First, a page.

At a recent dinner party, our host posed a question to discuss over the meal: What are you hoping for?
Most responses were predictable: peace in the world, health for our families. One younger guest said, “I hope that at the end of my life I can know that I have made a difference, some worthwhile contribution to the world.” We then had a fascinating discussion of success and significance.
That table talk was still in my mind this week when Jeanie and I drove up to visit her brother, Billy Graham, who turned 96 on Friday at his Montreat home.
We took along a signed copy of the new book by Grant Wacker, distinguished professor of American church history at Duke Divinity School.
“Why does Billy Graham matter?” asks Wacker, and offers a thorough assessment of his place in 20th-century America. He details the 60-plus years of ministry: the millions upon millions who heard his voice; his friendships with so many presidents; the 28 times he was on the cover of major magazines. He certainly was a “success” in public influence and recognition.
What interests me is the title. Wacker could have made it about Billy Graham as preacher, evangelist, world leader, most admired figure. Instead he calls it “America’s Pastor,” because, of the thousands of letters that poured in to him, most were about people’s personal hurts and needs – broken marriages, wayward children, loneliness.
As Jeanie handed the book to her brother, with his failing eyesight, he could barely see the cover. I gazed at him sitting up, white hair flowing back, blue eyes faded, barely able to hear his sister’s soft voice. As he held the book, and slowly thanked us for our birthday greetings, his voice was so different from the thunder and quick words of earlier years.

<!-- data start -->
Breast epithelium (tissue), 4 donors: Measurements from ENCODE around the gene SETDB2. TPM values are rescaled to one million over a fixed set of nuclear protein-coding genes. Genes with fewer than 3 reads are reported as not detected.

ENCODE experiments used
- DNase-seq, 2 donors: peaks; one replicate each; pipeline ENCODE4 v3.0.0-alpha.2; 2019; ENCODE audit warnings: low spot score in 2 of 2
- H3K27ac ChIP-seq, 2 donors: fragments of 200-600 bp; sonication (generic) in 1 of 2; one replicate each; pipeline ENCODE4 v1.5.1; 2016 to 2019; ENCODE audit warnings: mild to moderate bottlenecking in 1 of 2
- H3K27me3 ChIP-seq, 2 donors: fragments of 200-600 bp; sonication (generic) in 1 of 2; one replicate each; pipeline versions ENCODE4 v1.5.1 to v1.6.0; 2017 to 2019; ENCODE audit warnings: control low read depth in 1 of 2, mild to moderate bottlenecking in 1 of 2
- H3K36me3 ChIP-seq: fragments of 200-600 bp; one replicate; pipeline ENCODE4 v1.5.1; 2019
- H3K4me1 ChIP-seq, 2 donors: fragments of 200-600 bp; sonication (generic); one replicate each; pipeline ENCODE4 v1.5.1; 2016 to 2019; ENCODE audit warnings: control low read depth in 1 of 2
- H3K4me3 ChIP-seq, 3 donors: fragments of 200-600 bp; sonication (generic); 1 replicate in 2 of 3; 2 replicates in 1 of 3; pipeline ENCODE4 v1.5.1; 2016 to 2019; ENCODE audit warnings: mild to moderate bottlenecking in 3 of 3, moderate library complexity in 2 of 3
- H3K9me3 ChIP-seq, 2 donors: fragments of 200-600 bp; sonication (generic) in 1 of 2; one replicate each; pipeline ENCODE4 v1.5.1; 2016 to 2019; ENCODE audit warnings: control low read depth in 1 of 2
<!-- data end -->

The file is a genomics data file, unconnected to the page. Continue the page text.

But his wit is still there! “How old are you?” he asked Jeanie, and when she told him, he said, “How did you get there so quick?”
In those minutes I realized Grant Wacker has the title right. Billy Graham is evangelist to the world, but pastor to many, and to our family Billy Frank, the caring brother and uncle.
It was Billy who broke the news to our son Kevin that his older brother Sandy had died unexpectedly during surgery. He was at Mayo Clinic when our daughter Debbie went for tests on breast cancer (now long gone). He waited for her at the end of a hall, hugged her, prayed for her. She later said, “Uncle Billy, for me that was the best sermon you ever preached. It was not you speaking from a platform, but you in your wheelchair, waiting for me in my fear.”
On one of our recent visits I realized he could not hear my words, so I sang for him – some old hymns. “Keep singing,” he said. “Sing more.”
He was not much of a singer himself. His soloist, George Beverly Shea, said Billy had a malady – no melody! But he and Billy’s music leader, Cliff Barrows, often had him join them in a fun version of “This Little Light of Mine.” He was allocated only one note. When they got to “Hide it under a bushel?” he would exclaim, “No!”
“Billy, do you remember that?” I asked. He nodded. So I sang and when I got to “hide it under a bushel?” I paused, and very softly he breathed, “No.”
Of all the words that he spoke and millions heard, that one quiet “no” tells me that any one of us can let our light shine.
Billy touched the world in ways very few can. He touched individuals in ways any of us can. At 96, doesn’t that count as success?